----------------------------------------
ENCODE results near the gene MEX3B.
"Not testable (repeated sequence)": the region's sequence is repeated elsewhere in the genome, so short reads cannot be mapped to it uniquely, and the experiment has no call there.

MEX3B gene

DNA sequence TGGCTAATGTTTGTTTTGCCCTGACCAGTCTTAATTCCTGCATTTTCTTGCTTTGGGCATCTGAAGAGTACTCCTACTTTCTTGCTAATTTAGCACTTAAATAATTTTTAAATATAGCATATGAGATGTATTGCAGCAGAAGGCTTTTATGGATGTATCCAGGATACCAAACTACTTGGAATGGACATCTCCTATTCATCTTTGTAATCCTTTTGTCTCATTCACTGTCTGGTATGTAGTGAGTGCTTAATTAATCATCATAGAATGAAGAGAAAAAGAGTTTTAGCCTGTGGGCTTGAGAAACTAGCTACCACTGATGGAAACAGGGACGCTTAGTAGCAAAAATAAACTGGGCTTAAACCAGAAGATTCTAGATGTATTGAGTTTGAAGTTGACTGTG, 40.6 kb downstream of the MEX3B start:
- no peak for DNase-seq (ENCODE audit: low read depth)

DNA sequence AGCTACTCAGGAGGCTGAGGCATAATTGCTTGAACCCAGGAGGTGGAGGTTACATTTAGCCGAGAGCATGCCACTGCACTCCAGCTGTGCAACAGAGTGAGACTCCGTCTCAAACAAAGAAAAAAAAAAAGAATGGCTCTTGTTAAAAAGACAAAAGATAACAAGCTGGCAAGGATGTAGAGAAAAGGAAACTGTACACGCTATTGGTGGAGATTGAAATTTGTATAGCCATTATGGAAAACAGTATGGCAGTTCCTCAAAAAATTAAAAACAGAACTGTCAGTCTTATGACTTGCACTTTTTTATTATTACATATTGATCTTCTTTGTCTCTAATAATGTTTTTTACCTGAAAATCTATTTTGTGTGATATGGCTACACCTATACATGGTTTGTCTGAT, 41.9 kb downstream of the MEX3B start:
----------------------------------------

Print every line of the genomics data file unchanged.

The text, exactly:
ENCODE results near the gene MEX3B.
"Not testable (repeated sequence)": the region's sequence is repeated elsewhere in the genome, so short reads cannot be mapped to it uniquely, and the experiment has no call there.

MEX3B gene

DNA sequence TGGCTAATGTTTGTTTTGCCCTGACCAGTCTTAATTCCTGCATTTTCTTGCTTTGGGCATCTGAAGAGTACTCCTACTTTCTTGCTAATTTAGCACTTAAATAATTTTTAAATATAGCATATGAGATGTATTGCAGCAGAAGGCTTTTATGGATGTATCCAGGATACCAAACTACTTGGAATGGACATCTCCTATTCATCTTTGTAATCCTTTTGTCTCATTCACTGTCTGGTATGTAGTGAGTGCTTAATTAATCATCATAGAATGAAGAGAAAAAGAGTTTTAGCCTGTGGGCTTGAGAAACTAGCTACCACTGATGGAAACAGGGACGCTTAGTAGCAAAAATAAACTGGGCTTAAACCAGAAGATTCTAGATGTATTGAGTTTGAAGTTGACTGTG, 40.6 kb downstream of the MEX3B start:
- no peak for DNase-seq (ENCODE audit: low read depth)

DNA sequence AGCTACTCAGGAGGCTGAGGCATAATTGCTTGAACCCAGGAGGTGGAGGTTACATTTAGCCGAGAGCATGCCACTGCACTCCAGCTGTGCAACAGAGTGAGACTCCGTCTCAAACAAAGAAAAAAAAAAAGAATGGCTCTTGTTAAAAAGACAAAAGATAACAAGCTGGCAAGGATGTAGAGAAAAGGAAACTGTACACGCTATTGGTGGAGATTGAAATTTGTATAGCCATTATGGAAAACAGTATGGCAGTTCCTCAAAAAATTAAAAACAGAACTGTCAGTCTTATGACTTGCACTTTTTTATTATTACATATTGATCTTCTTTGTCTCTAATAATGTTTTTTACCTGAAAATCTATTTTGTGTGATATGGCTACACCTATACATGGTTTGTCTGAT, 41.9 kb downstream of the MEX3B start: